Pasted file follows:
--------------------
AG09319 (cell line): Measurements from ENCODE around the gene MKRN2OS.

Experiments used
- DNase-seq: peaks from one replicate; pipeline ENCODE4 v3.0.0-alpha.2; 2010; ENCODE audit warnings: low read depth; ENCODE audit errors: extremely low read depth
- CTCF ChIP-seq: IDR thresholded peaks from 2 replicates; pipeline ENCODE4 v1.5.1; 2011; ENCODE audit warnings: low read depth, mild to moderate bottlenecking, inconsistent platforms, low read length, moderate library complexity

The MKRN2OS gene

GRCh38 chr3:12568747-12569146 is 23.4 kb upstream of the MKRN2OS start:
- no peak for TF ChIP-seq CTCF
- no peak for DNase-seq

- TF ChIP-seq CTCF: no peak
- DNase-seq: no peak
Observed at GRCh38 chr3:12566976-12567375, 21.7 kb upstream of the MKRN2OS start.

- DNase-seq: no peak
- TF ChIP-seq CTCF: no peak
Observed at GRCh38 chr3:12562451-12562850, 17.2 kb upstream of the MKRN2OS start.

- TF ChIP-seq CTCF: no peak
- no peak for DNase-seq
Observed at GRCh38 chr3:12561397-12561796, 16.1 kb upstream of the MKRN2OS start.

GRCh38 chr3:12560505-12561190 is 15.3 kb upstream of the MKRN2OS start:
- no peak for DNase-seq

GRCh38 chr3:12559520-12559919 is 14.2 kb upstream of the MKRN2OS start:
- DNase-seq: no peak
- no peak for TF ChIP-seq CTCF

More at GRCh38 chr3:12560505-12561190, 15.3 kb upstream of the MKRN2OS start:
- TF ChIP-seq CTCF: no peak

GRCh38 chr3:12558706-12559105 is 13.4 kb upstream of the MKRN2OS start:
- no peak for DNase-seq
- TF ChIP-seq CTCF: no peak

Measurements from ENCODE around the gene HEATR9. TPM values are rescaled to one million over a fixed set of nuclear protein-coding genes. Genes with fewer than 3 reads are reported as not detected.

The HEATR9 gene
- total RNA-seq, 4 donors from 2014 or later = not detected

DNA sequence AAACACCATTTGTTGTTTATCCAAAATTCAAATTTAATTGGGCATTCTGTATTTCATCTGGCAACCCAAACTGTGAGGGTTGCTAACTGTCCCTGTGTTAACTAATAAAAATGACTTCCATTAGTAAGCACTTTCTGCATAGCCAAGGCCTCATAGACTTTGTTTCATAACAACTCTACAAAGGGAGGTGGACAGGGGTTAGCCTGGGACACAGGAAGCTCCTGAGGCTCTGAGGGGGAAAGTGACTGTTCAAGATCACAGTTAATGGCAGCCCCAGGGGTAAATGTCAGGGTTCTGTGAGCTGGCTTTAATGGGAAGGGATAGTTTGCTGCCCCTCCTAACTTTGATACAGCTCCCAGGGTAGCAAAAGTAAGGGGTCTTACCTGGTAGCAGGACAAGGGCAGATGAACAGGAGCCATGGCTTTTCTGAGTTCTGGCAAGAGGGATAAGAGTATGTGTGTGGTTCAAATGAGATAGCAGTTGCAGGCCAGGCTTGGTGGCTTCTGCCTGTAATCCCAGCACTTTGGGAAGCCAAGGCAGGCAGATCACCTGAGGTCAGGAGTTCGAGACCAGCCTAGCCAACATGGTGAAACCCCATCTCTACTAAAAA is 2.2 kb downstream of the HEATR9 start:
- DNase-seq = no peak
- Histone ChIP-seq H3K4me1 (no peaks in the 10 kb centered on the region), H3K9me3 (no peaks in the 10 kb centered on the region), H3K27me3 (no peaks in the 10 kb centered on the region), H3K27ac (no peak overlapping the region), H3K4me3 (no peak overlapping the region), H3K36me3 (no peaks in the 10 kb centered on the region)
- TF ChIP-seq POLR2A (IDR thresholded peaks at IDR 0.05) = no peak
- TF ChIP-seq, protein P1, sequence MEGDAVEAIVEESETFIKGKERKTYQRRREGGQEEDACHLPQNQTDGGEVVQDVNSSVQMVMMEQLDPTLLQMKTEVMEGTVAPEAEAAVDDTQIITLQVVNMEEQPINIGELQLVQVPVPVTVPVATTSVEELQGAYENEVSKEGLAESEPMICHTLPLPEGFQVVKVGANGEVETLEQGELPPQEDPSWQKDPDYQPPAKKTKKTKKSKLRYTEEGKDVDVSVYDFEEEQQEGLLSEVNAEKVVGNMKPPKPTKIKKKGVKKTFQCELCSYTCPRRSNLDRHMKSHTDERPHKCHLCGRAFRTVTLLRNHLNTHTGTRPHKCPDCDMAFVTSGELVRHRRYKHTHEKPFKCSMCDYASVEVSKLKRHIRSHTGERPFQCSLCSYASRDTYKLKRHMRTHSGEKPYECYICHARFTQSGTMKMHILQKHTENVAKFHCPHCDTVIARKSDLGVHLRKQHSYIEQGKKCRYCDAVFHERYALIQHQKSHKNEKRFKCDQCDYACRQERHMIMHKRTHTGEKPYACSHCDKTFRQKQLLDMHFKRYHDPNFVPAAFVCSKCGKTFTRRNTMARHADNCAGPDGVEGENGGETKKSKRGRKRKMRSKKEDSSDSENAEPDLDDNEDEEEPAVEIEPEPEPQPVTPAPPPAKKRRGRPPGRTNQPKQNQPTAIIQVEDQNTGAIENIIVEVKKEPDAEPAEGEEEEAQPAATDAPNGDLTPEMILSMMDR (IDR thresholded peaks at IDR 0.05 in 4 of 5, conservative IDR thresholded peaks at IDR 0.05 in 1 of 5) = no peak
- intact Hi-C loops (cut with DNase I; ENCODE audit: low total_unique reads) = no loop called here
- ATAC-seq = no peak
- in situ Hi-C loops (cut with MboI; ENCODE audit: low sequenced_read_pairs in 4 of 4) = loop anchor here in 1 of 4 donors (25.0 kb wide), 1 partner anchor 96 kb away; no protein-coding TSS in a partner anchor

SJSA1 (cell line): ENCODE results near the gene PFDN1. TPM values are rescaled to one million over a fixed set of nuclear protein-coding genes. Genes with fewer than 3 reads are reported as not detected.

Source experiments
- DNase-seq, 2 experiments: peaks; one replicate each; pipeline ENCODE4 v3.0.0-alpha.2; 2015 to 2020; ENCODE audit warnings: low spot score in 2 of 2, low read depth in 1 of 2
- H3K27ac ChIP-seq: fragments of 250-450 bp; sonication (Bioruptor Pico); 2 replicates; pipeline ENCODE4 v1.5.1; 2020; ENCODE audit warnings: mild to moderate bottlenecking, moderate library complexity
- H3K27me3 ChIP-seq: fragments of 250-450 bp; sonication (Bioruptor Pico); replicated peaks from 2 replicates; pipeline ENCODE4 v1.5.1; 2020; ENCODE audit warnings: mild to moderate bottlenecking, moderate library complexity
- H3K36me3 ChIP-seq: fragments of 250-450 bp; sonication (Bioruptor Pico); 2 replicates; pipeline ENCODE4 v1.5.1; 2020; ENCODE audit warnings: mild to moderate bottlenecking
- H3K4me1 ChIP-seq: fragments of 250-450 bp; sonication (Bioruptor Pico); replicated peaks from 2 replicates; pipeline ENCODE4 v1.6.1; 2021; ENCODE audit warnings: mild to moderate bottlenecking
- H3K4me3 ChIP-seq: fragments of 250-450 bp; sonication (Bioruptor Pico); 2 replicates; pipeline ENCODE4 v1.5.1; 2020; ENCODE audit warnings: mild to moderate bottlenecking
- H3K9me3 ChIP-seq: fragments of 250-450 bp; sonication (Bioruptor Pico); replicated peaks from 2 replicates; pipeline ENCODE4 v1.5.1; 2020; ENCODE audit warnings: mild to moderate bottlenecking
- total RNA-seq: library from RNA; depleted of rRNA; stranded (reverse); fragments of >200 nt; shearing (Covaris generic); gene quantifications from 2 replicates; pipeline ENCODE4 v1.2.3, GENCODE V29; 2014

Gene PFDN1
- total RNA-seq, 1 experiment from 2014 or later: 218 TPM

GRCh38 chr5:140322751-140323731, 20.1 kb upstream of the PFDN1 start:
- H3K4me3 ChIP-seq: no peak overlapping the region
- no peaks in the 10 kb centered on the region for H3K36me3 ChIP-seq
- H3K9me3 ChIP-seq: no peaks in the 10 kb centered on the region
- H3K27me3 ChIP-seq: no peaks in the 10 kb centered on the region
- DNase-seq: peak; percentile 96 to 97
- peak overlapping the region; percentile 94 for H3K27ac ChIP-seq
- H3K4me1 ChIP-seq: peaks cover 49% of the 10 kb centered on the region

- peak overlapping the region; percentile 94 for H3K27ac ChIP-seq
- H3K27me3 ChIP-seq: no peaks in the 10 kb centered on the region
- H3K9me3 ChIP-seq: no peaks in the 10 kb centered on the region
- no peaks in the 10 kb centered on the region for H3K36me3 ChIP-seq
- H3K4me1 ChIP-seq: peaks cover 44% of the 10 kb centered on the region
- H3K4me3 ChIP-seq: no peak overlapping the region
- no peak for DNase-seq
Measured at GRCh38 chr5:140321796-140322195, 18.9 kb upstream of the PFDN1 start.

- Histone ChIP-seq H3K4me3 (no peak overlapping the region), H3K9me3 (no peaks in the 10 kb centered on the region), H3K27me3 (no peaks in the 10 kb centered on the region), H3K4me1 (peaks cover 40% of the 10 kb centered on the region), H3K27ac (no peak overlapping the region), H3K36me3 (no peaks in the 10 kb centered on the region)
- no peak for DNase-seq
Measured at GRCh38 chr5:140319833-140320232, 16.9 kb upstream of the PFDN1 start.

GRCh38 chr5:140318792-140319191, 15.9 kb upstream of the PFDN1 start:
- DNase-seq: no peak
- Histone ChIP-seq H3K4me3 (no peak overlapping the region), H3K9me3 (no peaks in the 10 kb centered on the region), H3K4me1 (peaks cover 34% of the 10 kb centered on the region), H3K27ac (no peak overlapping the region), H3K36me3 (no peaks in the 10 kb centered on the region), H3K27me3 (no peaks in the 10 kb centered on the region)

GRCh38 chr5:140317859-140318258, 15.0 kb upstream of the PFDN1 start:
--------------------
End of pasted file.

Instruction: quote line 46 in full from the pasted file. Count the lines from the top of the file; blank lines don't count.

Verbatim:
- H3K4me3 ChIP-seq: fragments of 250-450 bp; sonication (Bioruptor Pico); 2 replicates; pipeline ENCODE4 v1.5.1; 2020; ENCODE audit warnings: mild to moderate bottlenecking